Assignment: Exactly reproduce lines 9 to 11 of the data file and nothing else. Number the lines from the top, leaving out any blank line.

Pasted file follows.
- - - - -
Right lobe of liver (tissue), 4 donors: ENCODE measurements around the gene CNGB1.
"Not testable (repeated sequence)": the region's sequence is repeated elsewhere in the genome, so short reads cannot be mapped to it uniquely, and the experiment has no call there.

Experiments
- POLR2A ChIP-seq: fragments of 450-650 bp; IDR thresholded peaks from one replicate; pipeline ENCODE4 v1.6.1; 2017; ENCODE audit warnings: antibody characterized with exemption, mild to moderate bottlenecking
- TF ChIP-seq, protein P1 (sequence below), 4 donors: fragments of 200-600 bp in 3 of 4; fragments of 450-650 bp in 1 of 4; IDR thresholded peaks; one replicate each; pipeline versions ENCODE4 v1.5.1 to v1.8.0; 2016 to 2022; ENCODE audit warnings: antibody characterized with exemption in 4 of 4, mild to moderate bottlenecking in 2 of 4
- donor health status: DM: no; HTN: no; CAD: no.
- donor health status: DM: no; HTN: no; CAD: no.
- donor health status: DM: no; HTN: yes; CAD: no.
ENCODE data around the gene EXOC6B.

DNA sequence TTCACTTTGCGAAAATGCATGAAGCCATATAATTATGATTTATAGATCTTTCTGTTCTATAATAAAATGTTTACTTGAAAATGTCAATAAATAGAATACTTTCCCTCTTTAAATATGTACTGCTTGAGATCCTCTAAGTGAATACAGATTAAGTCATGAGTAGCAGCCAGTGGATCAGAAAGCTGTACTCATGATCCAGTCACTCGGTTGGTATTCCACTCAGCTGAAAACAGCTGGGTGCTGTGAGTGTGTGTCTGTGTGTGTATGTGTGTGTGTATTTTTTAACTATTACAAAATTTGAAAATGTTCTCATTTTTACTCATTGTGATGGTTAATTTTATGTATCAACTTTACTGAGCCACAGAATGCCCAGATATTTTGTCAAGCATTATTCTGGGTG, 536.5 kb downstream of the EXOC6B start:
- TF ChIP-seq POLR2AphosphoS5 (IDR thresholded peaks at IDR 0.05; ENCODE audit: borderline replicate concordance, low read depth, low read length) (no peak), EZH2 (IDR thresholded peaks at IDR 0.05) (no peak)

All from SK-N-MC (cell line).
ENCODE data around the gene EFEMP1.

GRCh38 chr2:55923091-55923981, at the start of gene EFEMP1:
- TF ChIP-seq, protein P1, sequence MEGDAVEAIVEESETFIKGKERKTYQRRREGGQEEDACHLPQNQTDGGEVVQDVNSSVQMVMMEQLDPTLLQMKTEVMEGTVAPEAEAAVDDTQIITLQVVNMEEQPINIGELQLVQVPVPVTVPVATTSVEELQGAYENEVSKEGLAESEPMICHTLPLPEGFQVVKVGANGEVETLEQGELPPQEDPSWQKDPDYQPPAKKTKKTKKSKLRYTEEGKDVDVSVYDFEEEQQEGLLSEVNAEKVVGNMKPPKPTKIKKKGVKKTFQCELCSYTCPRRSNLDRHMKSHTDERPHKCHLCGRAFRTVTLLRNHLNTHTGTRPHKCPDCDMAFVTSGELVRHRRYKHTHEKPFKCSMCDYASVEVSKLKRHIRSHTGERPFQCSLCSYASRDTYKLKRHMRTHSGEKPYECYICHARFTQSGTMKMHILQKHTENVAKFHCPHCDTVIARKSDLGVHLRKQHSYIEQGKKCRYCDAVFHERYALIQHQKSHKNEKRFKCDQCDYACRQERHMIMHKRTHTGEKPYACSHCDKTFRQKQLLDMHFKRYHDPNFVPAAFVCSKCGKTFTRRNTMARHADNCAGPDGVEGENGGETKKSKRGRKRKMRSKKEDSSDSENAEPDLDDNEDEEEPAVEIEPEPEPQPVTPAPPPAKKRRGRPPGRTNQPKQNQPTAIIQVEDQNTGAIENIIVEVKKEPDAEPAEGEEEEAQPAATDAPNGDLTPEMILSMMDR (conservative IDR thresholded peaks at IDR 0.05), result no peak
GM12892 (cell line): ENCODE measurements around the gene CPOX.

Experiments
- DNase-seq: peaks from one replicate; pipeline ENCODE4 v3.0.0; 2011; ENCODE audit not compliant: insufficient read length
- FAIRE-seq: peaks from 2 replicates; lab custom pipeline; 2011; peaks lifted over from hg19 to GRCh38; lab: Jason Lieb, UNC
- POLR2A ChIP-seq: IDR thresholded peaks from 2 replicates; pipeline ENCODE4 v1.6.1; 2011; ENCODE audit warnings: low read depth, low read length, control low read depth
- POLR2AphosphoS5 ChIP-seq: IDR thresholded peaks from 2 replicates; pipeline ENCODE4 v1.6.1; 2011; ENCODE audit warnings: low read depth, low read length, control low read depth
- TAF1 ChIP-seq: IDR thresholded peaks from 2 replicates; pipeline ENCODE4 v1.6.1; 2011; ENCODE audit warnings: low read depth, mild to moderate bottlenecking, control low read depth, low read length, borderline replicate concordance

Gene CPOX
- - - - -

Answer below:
ENCODE data around the gene EXOC6B.

DNA sequence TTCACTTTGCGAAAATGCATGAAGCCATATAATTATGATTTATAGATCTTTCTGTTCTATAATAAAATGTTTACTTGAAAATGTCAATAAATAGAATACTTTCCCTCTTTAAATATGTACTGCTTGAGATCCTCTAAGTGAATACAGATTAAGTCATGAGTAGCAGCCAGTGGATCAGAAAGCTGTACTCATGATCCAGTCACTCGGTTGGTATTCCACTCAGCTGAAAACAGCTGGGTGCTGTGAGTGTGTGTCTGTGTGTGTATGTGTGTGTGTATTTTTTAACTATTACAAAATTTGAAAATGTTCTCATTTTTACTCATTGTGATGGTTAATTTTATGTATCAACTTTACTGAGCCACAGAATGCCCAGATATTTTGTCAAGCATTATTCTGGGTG, 536.5 kb downstream of the EXOC6B start:
- TF ChIP-seq POLR2AphosphoS5 (IDR thresholded peaks at IDR 0.05; ENCODE audit: borderline replicate concordance, low read depth, low read length) (no peak), EZH2 (IDR thresholded peaks at IDR 0.05) (no peak)